Thursday, April 28, 2005


May film releases seem to have a common theme: rebellious youth. From the re-release of the genesis of the genre, REBEL WITHOUT A CAUSE, to Greg Araki's MYSTERIOUS SKIN, spring arrives with a waft of rebellion in the air. In fact, even the latest instalment of the camp horror franchise starred by Chuck, the killer doll (THE SEED OF CHUCK) makes reference to Rebel Without a Cause. So there you go. Enjoy May before the summer blockbuster season starts. Now, that's something that can bring out the film rebel in us!
Antonio Pasolini, editor


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Zen cinema: the dog scene in Five

Kiarostami confirms his position as one of the most poetic film-makers in current activity. Five is a film that defies every fad or trend in current cinema in many ways. First, it’s made up of five long takes made with a still camera staked by the shores of the Caspian Sea. Second, it is almost entirely devoid of human presence, except for the second take, which shows people walking across the frame during their afternoon walks on the promenade.

Kiarostami makes the viewer contemplate scenes that are classically beautiful – a piece of driftwood tossed about the waves, ducks moving across the frame, dogs gathered by the water’s edge and the moon reflected on a pond – but which we tend not to linger on. He adds to this seemingly simple imagery carefully mixed sounds of nature which reach their cacophonic climax in the last sequence, rich in nocturnal sounds of croaking frogs and a storm.

This is the type of conceptual moving imagery we have grown used to see in art galleries, via the often complex paraphernalia of video installations. Kiarostami rescues a type of film that had been lost to the transient and less concentrated space of the gallery. By watching this film in the dark space of a cinema theatre, we have to absorb the imagery, let ourselves be hypnotised by it and allow ourselves to go into a zen, meditative state of mind. True, it takes some effort, but it pays off. Five is a masterful antidote to the accelerated culture we live in, the obsession with narrative and mise-en-scene and the superficiality of excess.

FRIDAY 6 sees the re-release of screen classic REBEL WITHOUT A CAUSE (1955, dir: Nicholas Ray) to celebrate the 50th anniversary of the film’s star James Dean’s death. Dean died in a car crash on 30 September 1955, 27 days before the film premiere, at the age of 24.

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Mad about the boy: Sal Mineo (left) and James Dean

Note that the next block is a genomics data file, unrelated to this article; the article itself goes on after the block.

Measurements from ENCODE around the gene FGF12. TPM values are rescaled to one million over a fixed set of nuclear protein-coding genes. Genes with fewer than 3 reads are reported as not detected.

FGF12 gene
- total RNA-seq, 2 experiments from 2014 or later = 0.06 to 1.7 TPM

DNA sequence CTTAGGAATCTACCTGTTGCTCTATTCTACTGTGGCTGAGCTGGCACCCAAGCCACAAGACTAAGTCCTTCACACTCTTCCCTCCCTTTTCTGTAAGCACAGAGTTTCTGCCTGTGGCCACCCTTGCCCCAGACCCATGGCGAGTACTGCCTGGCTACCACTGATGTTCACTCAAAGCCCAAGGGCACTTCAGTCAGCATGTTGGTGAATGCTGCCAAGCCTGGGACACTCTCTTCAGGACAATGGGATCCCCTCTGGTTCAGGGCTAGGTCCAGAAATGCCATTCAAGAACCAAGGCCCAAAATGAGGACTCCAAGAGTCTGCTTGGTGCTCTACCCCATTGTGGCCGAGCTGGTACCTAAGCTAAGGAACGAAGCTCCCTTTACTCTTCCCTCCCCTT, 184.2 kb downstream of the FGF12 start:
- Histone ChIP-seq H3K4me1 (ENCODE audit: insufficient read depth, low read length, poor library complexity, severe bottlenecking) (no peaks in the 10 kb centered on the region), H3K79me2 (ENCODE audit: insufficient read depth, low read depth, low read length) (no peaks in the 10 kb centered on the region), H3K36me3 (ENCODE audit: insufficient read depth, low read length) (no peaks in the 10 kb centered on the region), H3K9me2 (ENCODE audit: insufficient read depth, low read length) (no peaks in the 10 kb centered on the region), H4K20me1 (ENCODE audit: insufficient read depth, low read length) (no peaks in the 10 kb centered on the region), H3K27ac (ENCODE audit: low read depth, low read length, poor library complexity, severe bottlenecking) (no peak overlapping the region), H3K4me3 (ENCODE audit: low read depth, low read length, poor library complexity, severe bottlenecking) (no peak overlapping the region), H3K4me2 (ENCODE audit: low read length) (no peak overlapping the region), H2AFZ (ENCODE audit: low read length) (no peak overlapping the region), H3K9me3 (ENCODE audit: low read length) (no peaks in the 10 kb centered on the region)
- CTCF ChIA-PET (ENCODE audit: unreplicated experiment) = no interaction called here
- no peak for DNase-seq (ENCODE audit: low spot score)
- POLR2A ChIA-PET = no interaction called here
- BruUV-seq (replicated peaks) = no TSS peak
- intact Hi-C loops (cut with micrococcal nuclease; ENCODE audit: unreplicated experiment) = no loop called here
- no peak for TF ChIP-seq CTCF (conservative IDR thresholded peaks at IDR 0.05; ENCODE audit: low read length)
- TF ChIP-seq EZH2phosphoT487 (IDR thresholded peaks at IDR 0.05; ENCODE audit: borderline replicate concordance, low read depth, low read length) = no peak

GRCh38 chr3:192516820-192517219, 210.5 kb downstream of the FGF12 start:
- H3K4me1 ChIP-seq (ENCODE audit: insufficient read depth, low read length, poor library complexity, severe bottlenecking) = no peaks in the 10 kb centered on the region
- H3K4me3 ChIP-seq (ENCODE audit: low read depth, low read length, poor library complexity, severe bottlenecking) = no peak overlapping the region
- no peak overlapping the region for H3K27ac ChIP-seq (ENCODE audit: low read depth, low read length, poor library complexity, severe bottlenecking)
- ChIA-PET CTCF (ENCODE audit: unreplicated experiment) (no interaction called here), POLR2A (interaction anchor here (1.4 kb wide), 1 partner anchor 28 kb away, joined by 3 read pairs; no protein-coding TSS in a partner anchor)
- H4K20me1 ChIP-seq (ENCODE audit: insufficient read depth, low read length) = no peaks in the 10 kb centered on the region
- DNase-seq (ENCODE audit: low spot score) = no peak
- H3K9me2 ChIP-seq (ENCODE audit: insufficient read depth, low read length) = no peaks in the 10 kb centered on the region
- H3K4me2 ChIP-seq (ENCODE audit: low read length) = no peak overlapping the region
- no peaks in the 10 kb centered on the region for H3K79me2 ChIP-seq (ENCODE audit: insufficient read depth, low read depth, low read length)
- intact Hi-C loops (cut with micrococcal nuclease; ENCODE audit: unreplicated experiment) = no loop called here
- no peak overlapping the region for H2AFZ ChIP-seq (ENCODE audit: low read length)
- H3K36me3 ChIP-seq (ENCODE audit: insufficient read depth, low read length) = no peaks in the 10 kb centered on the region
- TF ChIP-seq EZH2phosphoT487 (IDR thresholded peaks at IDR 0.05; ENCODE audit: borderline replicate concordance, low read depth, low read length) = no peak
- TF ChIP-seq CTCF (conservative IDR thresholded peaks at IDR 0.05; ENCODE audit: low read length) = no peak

The film also stars Natalie Wood and Sal Mineo as the angst-ridden youths grappling with their existential problems in the stifling atmosphere of 1950s America. REBEL WITHOUT A CAUSE is far from being a perfect movie. Dean’s acting method looks somewhat contrived and the storyline a little convoluted. But this is what makes it quite attractive as well. You get the sense there is an undercurrent of lunacy permeating the film. Besides, watching it is like watching a documentary about its stars, all of which met an early, tragic death. Wood is particularly good as the girl desperate for fatherly attention, bordering on incest. Rumours are that director Ray, who was a bit of an middle-aged rebel himself, had an affair with the 16-year-old Wood, then a child-star trying to prove herself a serious, grown-up actor. If a cultural artefact can be called iconic, this is one of them. REBEL WITHOUT A CAUSE is a requiem to the 1950s, an anticipation of 1960s rebelliousness and the concept of ‘youth alienation’.
The other highlight of the week is Todd Solondz’s new film PALINDROMES, a fable that takes a Fassbinderian sensitivity to the heart of American suburbia. It also marks the return to the screen of indie doyenne Ellen Barkin, after a five-year absence. PALINDROMES tells the story of a girl, Aviva, who wants to get pregnant at any cost and when she does it, at the age of 13, her mother forces her to have an abortion. She reluctantly submits to it, but then escapes home, falls in love with a trucker and finds refuge with a group of Christian fundamentalists who shelter children who have been rejected by the world. Solondz borrowed from Luis Bunuel’s That Obscure Object of Desire the idea of using several actors to play the same character. Avida is played by seven different actresses, all different physical types, including Jennifer Jason Leigh. This narrative device works the trick and highlights Aviva’s different emotional states to great effect. A superb film with great ideas and beautiful cinematography that is redolent of the best of European 1970s art cinema.

Fassbinder in American suburbia: Palindromes

FRIDAY 13:Camp horror fans can celebrate Friday 13th with SEED OF CHUCKY, the fifth instalment of the series which picks up where Bride of Chuck (1998) left off. SEED OF CHUCKY see the dolls Chuck, his bride Tiffany and the new addition to the family, the gender undefined Glen (or Glenda) heading for Hollywood for some high-octane, hood-winking, referential horror kitsch. The real star of the film is Jennifer Tilly, who starred in Bride… and was called back to the job by the creator of the series Don Mancini (who also directs Seed…) and producers David Kirschner and Corey Sineaga. Tilly plays herself (she also lends her squeaky voice to Tiffany) as the star of the film being made about Chuck, who is regarded to be the object of an urban legend. Of course, the dolls come back to life and wreak havoc with Tilly. It’s hard to resist the series’ irreverent humour (there’s even a cameo by John Waters as a paparazzi) and knowing humour, although the dolls look too realistic this time – they did a very good job at giving them more facial muscle movements. SEED OF CHUCKY is glossy, demented and very Hollywood. Tilly is a great comedian and it’s a shame that we don’t see more of her.